Cauldron

The Virgin Warlord - The Siege of Orleans 1429

Episode Summary

The 100 Years War was a seesaw clash between the French and English thrones. The first third of the war saw great victories won by the English, at Sluys and Crecy the English forces smashed their continental enemies. After a one-sided peace treaty was declared, the Channel separated foes settled into an uneasy Cold War. With the advent of the Black Death, both sides suffered massive losses to their populations and a shift in the makeup of society. Farmers and land workers tried to find safety and work in the cities of Europe, changing the power structure of the feudal system dynamically and ushering in a new world. The Black Death also brought about an even more ardent Christianity, as people sought for reasons and hope in a world seemingly devoid of both. With the death of Henry V, the hero of Agincourt, the political waters became very murky. For the next few years, both the French and the English claimed the throne of France, but only one side had the power to back their claim. The weak and vacillating Charles VII was forced to be a bystander in his own land as he watched Henry VI’s regent, the Duke of Bedford, assert control over most of France. With the help of the Duchy of Burgundy, the destabilizing Black Plague, and a lack of inspired leadership, the English could claim most of France north of the Loire river and seemed to be on their way to a win in the 100 Years War. The English certainly could not have planned for a young girl to hear the voices of former queens and current Saints Margaret and Catherine.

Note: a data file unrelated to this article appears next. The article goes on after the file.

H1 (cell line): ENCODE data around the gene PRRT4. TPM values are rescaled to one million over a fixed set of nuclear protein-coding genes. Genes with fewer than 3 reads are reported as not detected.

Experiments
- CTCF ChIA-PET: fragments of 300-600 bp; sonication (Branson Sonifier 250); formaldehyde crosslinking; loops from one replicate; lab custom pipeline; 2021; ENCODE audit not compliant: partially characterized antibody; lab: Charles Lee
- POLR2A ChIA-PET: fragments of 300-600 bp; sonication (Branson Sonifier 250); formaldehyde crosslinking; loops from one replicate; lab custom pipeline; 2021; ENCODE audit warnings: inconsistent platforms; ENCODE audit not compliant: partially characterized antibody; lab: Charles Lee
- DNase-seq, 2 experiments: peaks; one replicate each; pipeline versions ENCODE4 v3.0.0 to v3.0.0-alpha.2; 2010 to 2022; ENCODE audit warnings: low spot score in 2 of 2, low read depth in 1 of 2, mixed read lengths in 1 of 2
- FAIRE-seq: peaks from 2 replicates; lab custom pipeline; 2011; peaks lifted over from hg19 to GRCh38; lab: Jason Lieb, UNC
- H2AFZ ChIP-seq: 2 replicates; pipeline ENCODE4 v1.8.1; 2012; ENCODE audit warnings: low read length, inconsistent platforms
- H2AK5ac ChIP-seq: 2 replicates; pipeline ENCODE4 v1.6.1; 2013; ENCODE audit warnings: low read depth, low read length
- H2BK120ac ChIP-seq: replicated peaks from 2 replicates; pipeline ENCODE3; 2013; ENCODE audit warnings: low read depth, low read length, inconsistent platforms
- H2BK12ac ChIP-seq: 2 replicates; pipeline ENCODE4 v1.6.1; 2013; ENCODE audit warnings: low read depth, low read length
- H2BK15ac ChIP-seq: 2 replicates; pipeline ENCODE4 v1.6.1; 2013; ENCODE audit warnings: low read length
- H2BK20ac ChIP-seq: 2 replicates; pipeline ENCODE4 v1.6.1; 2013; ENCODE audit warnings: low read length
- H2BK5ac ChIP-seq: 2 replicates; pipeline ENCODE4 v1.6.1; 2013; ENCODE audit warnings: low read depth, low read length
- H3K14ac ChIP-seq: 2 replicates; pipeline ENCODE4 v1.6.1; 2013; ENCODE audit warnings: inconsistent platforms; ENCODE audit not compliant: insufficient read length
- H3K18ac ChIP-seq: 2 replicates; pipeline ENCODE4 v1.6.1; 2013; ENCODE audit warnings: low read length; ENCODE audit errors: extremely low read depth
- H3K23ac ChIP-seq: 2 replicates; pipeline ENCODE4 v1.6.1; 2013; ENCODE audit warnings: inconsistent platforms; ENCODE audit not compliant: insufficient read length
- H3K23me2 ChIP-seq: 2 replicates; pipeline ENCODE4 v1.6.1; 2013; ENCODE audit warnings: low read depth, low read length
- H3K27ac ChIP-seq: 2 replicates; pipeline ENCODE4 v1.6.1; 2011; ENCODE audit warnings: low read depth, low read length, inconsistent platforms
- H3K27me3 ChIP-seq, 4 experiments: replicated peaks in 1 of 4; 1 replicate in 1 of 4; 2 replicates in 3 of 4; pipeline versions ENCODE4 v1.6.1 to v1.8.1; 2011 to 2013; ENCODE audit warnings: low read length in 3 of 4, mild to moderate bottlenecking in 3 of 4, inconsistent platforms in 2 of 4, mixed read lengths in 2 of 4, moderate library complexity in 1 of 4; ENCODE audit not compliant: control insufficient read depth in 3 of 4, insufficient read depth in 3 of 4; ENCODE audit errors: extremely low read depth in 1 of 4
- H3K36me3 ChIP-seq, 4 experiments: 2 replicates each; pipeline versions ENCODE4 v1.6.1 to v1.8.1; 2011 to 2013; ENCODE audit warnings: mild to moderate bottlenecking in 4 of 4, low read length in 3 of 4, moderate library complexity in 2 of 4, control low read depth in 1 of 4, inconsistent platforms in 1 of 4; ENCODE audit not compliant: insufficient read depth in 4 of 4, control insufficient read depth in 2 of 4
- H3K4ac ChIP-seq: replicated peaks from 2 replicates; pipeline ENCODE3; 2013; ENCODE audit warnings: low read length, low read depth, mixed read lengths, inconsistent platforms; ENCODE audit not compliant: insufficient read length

Episode Notes

The 100 Years War was a seesaw clash between the French and English thrones. The first third of the war saw great victories won by the English, at Sluys and Crecy the English forces smashed their continental enemies. After a one-sided peace treaty was declared, the Channel separated foes settled into an uneasy Cold War. With the advent of the Black Death, both sides suffered massive losses to their populations and a shift in the makeup of society. Farmers and land workers tried to find safety and work in the cities of Europe, changing the power structure of the feudal system dynamically and ushering in a new world. The Black Death also brought about an even more ardent Christianity, as people sought for reasons and hope in a world seemingly devoid of both. With the death of Henry V, the hero of Agincourt, the political waters became very murky. For the next few years, both the French and the English claimed the throne of France, but only one side had the power to back their claim. The weak and vacillating Charles VII was forced to be a bystander in his own land as he watched Henry VI’s regent, the Duke of Bedford, assert control over most of France. With the help of the Duchy of Burgundy, the destabilizing Black Plague, and a lack of inspired leadership, the English could claim most of France north of the Loire river and seemed to be on their way to a win in the 100 Years War. The English certainly could not have planned for a young girl to hear the voices of former queens and current Saints Margaret and Catherine.

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The songs we used
Yonder Hill and Dale by Aaron Kenney
Heavy Interlude by Kevin MacLeod is licensed under a Creative Commons Attribution license (https://creativecommons.org/licenses/by/4.0/)
Source: http://incompetech.com/music/royalty-free/index.html?isrc=USUAN1100515
Artist: http://incompetech.com/

This weeks main source - Orleans 1429 France turns the tide by David Nicolle

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